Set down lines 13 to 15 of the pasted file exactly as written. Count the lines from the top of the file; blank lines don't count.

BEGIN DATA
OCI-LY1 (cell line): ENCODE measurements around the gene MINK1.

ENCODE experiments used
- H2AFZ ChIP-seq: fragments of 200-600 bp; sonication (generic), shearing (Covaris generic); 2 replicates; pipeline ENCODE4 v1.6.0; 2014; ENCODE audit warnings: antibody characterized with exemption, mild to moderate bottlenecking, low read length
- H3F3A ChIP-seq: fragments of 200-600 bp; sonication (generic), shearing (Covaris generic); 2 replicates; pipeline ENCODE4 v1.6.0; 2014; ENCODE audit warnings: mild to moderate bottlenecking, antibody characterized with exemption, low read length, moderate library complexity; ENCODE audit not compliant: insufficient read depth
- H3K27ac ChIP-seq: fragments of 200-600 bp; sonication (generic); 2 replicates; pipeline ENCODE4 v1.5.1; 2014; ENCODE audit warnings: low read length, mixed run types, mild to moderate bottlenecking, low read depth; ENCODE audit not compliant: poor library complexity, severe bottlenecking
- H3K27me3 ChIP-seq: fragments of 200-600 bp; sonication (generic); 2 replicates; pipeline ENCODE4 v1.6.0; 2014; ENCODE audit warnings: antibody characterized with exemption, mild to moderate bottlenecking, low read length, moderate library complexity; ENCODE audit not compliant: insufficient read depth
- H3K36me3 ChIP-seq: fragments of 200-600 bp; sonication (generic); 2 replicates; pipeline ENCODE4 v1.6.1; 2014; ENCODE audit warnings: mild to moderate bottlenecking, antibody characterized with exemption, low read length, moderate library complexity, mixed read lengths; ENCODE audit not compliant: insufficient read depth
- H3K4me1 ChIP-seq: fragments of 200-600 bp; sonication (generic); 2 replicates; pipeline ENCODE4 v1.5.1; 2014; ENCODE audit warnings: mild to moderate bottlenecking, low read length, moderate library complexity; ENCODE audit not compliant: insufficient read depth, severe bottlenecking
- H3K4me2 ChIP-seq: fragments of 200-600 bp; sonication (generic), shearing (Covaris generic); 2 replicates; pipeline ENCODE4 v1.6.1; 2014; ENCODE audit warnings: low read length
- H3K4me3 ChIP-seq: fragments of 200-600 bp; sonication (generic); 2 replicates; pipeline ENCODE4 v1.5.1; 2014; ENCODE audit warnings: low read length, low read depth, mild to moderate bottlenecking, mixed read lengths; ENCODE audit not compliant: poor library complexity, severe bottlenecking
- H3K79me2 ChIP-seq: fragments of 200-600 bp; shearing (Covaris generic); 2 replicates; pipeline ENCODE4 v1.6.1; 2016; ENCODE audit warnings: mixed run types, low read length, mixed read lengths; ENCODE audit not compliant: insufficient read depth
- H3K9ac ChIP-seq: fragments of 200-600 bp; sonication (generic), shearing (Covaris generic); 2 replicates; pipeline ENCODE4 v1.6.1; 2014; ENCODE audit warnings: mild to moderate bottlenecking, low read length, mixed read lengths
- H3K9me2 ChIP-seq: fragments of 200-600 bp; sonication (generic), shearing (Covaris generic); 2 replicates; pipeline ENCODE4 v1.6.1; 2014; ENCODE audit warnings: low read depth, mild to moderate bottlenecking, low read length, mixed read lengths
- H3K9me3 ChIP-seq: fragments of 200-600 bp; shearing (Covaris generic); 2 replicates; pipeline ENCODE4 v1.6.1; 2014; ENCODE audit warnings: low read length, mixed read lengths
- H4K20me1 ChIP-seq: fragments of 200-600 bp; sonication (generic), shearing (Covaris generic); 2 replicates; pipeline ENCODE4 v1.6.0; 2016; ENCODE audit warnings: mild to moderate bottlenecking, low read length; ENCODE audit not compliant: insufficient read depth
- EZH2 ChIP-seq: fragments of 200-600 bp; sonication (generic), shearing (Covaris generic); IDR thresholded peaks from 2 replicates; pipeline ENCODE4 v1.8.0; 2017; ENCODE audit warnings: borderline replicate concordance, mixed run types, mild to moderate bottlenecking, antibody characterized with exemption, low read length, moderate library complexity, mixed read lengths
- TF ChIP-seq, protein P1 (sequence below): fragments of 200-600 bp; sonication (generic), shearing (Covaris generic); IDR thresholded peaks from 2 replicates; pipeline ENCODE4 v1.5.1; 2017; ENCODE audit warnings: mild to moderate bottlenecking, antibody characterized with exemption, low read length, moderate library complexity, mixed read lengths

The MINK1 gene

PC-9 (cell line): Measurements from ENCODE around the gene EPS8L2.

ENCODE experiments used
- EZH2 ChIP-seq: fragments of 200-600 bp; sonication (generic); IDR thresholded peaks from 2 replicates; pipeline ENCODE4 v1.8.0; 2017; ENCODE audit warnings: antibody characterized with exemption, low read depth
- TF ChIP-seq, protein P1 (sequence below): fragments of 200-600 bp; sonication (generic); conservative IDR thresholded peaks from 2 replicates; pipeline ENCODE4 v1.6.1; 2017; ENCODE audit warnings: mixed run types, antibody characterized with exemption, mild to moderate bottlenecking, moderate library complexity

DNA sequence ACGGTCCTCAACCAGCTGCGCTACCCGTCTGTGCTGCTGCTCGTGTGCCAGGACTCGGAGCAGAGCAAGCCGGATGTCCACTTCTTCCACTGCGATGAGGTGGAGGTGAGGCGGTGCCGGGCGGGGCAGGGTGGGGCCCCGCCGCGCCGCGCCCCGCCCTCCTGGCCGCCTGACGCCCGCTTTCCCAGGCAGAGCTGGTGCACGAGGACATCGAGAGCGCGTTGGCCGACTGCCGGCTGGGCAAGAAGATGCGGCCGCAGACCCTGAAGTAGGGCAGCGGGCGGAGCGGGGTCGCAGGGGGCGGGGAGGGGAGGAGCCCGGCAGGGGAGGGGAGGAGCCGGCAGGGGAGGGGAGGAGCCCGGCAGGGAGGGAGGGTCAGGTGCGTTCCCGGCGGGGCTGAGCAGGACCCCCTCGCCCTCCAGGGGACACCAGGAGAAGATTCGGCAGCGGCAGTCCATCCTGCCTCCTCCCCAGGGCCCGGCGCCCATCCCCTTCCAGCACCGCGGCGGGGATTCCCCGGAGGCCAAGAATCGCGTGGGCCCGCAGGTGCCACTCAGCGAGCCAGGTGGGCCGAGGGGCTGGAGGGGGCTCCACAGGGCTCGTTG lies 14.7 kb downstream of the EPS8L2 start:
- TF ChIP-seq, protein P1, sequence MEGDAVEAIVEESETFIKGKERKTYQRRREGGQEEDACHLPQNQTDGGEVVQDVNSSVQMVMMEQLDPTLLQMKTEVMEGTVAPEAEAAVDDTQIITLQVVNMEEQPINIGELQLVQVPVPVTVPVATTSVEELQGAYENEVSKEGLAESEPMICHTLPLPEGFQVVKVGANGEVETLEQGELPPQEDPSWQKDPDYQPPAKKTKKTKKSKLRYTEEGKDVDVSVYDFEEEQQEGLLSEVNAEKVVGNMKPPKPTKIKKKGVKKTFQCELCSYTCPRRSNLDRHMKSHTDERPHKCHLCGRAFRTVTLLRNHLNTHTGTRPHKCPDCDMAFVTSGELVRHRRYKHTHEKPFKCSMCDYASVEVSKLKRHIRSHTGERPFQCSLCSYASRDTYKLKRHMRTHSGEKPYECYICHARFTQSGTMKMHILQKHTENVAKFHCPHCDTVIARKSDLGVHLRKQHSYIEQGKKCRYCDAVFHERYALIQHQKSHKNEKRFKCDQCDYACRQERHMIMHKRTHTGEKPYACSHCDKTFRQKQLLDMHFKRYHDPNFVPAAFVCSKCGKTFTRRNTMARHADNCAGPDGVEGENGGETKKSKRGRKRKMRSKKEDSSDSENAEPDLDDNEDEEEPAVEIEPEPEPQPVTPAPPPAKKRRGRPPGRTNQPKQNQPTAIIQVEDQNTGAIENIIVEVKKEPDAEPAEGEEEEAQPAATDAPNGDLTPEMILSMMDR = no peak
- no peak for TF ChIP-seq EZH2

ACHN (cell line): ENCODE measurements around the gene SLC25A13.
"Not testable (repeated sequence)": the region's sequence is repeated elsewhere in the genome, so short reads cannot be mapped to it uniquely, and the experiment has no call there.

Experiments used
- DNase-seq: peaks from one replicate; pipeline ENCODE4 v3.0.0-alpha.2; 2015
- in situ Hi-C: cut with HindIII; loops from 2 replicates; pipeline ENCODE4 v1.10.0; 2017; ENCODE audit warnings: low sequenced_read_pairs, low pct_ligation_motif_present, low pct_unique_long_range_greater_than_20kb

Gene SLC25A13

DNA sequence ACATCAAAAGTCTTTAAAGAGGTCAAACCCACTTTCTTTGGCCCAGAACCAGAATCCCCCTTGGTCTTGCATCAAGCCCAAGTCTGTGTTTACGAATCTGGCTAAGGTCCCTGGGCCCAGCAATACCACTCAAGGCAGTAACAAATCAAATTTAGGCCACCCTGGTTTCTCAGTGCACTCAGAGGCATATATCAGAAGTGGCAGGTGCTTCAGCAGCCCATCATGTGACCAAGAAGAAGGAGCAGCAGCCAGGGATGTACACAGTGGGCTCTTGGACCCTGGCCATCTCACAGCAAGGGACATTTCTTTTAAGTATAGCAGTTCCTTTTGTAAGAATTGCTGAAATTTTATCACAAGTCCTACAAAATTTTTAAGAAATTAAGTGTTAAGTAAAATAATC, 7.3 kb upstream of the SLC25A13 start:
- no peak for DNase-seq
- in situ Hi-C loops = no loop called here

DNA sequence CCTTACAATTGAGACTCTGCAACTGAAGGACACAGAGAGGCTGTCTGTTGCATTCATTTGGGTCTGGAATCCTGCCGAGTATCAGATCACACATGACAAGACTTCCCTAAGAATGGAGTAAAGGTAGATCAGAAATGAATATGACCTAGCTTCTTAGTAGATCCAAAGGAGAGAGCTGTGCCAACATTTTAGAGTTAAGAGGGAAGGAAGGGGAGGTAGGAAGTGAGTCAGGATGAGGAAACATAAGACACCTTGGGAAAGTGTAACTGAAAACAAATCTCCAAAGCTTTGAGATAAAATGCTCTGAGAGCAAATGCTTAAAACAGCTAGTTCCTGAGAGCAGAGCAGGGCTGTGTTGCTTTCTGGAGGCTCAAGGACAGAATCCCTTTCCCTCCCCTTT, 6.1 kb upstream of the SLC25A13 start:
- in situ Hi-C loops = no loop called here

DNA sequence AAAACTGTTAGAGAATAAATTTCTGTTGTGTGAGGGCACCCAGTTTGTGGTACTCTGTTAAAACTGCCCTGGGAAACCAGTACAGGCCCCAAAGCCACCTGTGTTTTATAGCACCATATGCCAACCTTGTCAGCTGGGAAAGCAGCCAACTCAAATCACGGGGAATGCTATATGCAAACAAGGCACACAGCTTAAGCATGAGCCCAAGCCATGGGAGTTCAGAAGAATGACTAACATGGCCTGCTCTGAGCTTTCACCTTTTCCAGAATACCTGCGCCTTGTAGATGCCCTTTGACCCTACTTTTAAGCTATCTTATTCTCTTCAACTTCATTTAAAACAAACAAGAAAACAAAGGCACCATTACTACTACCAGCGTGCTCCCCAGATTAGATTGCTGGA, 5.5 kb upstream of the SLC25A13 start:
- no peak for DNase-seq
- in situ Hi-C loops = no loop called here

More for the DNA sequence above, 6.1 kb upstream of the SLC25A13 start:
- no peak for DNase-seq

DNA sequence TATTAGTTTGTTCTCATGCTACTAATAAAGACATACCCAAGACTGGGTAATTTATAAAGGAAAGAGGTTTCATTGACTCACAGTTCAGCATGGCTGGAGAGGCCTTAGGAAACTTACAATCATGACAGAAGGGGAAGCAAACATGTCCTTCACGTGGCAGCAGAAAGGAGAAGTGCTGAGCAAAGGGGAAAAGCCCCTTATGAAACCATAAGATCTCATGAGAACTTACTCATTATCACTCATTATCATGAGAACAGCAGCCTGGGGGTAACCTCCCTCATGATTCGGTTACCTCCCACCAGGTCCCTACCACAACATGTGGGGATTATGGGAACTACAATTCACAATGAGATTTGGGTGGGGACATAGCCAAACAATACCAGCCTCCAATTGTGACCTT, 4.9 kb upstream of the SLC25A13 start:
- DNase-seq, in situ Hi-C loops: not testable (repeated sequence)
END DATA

- H3K9me2 ChIP-seq: fragments of 200-600 bp; sonication (generic), shearing (Covaris generic); 2 replicates; pipeline ENCODE4 v1.6.1; 2014; ENCODE audit warnings: low read depth, mild to moderate bottlenecking, low read length, mixed read lengths
- H3K9me3 ChIP-seq: fragments of 200-600 bp; shearing (Covaris generic); 2 replicates; pipeline ENCODE4 v1.6.1; 2014; ENCODE audit warnings: low read length, mixed read lengths
- H4K20me1 ChIP-seq: fragments of 200-600 bp; sonication (generic), shearing (Covaris generic); 2 replicates; pipeline ENCODE4 v1.6.0; 2016; ENCODE audit warnings: mild to moderate bottlenecking, low read length; ENCODE audit not compliant: insufficient read depth